New Research that Abortion Increases Violent Crime Gets Attention
John R. Lott Jr., a former U. of C. economist now teaching in New York, says the Supreme Court's 1973 Roe v. Wade decision actually caused violent crime to rise.
Lott and fellow researcher John Whitley plan to publish a paper in October in Economic Inquiry that questions Levitt's research on abortion and crime.
Lott and Levitt already were feuding over Lott's charge that Levitt had defamed him in Freakonomics.
In their new paper, Lott and Whitley say that legalization of abortion prompted a cultural change that increased the number of children born out of wedlock. Those children of unwed mothers caused murders to rise by more than 700 cases in 1998 alone, saddling the public with more than $3.3 billion in "victimization costs," the paper says.
On the other hand, Levitt's research found that Roe v. Wade resulted in a savings of $30 billion a year that crime would have cost the public.
More unwed mothers
His Freakonomics, co-authored by Stephen Dubner and published last year, says legalized abortion led to a large drop in murder and other violent crime in the late 1980s and early '90s, and continues to reduce crime.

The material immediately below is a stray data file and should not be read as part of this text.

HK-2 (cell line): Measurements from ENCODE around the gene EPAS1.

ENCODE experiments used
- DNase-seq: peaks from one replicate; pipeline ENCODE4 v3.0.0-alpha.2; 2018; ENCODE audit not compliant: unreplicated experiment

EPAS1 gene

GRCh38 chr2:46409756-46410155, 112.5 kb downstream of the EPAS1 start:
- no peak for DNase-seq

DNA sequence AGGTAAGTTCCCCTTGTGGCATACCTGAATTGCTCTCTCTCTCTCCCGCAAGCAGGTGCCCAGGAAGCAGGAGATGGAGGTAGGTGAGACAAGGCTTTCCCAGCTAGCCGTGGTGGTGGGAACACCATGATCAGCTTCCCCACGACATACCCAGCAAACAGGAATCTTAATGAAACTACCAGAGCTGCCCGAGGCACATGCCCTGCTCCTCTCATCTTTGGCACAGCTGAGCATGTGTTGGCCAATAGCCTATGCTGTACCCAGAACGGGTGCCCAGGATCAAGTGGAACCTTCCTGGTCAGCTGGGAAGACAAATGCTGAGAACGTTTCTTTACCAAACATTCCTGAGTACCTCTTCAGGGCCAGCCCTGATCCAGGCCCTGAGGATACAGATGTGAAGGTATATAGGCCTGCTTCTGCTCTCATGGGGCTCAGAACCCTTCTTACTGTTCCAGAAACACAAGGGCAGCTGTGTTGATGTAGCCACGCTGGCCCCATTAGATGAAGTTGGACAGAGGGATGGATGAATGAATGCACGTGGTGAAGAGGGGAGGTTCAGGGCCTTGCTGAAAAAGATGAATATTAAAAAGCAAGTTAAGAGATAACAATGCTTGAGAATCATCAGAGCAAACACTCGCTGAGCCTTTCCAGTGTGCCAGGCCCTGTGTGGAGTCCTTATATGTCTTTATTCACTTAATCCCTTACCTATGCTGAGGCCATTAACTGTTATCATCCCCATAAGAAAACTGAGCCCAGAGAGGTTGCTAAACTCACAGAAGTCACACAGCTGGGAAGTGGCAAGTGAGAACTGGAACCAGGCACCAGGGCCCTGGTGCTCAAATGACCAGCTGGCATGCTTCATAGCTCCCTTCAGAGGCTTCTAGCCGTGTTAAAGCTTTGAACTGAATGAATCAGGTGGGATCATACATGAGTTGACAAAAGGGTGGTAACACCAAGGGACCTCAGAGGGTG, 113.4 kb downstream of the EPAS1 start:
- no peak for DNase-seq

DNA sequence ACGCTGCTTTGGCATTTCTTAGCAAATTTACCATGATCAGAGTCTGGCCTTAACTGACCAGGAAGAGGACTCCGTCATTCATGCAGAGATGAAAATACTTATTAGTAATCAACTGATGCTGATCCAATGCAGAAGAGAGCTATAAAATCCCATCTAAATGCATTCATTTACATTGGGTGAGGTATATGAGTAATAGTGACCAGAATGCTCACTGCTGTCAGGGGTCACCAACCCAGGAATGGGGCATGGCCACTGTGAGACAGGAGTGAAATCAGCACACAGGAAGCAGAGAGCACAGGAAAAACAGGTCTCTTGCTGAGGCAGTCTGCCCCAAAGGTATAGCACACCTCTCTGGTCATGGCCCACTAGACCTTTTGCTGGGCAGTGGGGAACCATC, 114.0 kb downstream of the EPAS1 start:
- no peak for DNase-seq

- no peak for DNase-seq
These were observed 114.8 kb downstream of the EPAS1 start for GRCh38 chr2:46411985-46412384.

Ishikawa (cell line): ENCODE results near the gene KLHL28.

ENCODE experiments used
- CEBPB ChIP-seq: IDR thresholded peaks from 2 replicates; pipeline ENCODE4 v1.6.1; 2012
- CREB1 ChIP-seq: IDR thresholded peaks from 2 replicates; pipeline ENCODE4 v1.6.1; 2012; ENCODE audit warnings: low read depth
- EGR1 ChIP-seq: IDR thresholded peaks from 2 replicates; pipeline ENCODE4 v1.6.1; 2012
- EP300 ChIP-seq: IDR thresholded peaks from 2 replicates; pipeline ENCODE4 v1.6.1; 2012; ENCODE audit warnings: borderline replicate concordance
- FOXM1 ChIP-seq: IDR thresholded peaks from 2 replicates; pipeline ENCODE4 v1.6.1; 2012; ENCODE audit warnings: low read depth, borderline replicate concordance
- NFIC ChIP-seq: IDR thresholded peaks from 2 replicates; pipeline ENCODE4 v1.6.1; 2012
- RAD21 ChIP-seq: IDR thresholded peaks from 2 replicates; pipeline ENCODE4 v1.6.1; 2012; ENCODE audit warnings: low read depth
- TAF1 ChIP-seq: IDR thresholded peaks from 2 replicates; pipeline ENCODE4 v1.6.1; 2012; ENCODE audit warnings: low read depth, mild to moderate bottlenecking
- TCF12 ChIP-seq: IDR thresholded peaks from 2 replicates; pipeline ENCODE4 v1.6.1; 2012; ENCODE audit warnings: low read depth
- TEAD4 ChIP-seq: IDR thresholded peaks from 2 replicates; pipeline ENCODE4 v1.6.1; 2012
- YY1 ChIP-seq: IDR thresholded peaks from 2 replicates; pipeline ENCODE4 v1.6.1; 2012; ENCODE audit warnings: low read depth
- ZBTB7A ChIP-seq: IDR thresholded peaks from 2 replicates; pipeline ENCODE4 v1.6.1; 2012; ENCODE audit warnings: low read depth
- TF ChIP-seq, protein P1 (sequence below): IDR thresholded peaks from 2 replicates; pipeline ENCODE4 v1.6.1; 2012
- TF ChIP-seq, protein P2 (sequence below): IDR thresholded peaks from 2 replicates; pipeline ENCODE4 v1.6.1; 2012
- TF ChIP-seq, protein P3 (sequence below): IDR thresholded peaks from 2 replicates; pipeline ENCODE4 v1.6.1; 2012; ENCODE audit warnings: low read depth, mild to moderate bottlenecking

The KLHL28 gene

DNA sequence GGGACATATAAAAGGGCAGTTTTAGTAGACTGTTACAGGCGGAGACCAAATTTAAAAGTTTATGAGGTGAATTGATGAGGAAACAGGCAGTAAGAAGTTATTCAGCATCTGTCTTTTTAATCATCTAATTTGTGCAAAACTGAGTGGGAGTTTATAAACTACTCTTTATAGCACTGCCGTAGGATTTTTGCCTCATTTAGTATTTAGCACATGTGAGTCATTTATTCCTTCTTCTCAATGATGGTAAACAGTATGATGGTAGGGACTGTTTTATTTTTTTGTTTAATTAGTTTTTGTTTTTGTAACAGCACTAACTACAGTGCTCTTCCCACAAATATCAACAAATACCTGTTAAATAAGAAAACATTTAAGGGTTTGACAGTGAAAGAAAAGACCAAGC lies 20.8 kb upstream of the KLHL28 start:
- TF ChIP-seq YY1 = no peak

The book suggests that if the aborted fetuses had instead been born, they would have become adults more likely to commit crimes because they were unwanted by their mothers.
To illustrate the point, the book says the five states that allowed abortion three years before Roe vs. Wade saw major declines in violent crime between 1988 and 1994 -- earlier than the other states.
But Lott says the Levitt study did not fully consider the increase of children born out of wedlock. His theory is that with the option of abortion, women became more likely to have premarital sex, but then had their babies and raised them as single parents.
Children born out of wedlock have had smaller investments in "human capital" by their parents and are more likely to get into trouble when they grow older, Lott says.
On average, his paper says, about 5 percent of whites were born out of wedlock from 1965 to 1969, rising two decades later to 16 percent. For blacks, the figure rose from about 35 percent to about 62 percent, the paper says.
Before legalized abortion, more than 70 percent of children born out of wedlock ended up in families with a father, but the fraction fell to 44 percent in 1984, according to the paper. . . . .
If you want to read the research, you can find it here. THe newspaper article says that I concede that abortion through its effect on "unwanted" births slightly reduces violent crime, but what I believe that I said is that it is possible. The net effect however is abortion increases violent crime.